Flow-mediated vasodilation is not impaired when HDL-cholesterol is lowered by substituting carbohydrates for monounsaturated fat
British Journal of Nutrition
Low-fat diets, in which carbohydrates replace some of the fat, decrease serum cholesterol. This decrease is due to decreases in LDL-cholesterol but in part to possibly harmful decreases in HDL-cholesterol. High-oil diets, in which oils rich in monounsaturated fat replace some of the saturated fat, decrease serum cholesterol mainly through LDL-cholesterol. We used these two diets to investigate whether a change in HDL-cholesterol would change flow-mediated vasodilation, a marker of endothelial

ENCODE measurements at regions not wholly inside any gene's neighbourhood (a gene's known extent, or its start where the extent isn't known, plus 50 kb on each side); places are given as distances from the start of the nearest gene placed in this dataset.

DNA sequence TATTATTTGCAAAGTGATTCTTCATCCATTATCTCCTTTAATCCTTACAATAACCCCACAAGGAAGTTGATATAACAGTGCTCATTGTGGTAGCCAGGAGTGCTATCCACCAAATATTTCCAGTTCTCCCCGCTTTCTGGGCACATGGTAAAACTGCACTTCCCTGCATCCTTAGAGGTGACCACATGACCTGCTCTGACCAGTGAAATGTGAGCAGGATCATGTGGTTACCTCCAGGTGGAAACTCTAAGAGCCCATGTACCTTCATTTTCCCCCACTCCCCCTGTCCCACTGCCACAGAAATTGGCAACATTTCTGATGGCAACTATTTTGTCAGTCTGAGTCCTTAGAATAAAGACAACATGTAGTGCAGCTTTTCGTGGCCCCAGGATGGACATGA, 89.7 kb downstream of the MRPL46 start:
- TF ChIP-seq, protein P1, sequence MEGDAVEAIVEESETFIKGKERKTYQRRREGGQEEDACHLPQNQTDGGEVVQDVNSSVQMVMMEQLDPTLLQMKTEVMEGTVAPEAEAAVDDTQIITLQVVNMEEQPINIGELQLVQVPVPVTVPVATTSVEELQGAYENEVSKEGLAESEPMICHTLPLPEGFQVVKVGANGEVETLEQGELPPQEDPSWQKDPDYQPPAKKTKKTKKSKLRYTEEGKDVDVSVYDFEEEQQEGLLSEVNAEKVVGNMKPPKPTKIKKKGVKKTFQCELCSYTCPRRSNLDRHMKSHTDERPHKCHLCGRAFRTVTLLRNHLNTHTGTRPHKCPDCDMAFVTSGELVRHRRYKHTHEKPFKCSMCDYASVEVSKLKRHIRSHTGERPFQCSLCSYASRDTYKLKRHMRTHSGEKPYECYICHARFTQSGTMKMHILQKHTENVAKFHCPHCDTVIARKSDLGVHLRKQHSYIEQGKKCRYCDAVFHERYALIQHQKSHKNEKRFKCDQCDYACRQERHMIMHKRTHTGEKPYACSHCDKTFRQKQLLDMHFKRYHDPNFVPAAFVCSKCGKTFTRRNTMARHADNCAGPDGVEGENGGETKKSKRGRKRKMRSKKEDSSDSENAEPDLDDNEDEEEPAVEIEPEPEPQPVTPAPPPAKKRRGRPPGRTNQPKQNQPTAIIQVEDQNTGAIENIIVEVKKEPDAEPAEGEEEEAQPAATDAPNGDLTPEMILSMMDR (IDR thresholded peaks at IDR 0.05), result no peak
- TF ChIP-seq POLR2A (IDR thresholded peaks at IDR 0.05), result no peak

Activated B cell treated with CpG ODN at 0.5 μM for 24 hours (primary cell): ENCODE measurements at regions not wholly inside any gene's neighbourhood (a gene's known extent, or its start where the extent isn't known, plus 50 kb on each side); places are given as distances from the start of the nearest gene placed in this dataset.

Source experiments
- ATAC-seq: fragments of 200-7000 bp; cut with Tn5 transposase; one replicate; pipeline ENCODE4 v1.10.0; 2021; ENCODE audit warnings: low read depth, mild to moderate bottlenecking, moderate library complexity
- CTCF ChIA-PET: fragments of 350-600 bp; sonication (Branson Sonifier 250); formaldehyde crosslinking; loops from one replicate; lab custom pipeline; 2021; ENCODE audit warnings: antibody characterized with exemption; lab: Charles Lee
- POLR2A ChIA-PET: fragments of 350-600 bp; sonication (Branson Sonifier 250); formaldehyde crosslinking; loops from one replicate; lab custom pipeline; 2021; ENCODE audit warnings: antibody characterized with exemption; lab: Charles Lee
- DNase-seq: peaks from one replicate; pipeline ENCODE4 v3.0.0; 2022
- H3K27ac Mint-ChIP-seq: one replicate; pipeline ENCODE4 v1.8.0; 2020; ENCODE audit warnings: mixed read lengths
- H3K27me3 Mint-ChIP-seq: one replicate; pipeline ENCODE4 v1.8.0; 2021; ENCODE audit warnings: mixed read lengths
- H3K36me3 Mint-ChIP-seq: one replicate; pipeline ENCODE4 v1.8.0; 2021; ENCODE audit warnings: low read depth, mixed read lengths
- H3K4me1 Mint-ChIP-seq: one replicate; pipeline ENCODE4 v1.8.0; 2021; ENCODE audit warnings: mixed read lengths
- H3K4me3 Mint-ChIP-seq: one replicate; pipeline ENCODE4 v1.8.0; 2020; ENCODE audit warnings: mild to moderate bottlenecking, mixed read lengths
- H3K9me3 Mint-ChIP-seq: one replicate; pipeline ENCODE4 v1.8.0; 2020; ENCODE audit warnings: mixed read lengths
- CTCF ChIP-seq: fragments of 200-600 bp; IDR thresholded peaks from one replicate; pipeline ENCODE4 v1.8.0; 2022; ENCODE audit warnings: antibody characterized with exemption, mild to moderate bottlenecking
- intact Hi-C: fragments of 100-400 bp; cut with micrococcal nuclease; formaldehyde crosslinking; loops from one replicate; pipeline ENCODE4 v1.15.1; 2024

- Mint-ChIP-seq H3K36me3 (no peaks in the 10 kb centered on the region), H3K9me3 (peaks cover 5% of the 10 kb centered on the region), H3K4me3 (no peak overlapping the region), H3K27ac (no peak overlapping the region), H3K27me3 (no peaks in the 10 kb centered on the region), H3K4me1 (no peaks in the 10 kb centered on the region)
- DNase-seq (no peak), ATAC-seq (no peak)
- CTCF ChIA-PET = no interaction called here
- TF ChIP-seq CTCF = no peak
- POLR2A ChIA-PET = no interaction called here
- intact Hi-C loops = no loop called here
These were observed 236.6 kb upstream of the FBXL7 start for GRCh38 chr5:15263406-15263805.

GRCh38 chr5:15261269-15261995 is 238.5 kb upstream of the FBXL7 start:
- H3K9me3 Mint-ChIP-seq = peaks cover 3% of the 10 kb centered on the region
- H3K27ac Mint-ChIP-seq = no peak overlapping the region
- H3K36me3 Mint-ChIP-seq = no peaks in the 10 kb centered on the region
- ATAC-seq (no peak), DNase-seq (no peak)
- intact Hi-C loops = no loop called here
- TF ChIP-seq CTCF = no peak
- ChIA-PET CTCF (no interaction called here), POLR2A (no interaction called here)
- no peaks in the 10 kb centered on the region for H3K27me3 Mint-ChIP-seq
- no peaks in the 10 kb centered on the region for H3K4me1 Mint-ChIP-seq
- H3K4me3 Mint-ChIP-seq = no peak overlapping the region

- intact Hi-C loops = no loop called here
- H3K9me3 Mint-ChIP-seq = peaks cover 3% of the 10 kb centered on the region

... er of endothelial function. We fed thirty-two healthy volunteers two controlled diets in a 2 Â 3´5 weeks' randomised cross-over design to eliminate variation in changes due to differences between subjects. The low-fat diet contained 59´7 % energy (en%) as carbohydrates and 25´7 en% as fat (7´8 en% as monounsaturates); the oil-rich diet contained 37´8 en% as carbohydrates and 44´4 en% as fat (19´3 en% as monounsaturates). Average (SD) serum HDL-cholesterol after the low-fat diet was 0´21 (SD 0´12) mmol/l (8´1 mg/dl) lower than after the oil-rich diet. Serum triacylglycerols were 0´22 (SD 0´28) mmol/l (19´5 mg/dl) higher after the low-fat diet than after the oil-rich diet. Serum LDL and homocysteine concentrations remained stable. Flow-mediated vasodilation was 4´8 (SD 2´9) after the low-fat diet and 4´1 (SD 2´7) after the oil-rich diet (difference 0´7 %; 95 % CI 20´6, 1´9). Thus, although the low-fat diet produced a lower HDL-cholesterol than the high-oil diet, flow-mediated vasodilation, an early marker of cardiovascular disease, was not impaired.